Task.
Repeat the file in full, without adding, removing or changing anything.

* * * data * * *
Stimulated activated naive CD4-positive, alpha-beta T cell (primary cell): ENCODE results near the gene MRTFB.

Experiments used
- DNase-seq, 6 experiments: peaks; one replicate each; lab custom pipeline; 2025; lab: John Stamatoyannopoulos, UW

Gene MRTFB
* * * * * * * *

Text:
Stimulated activated naive CD4-positive, alpha-beta T cell (primary cell): ENCODE results near the gene MRTFB.

Experiments used
- DNase-seq, 6 experiments: peaks; one replicate each; lab custom pipeline; 2025; lab: John Stamatoyannopoulos, UW

Gene MRTFB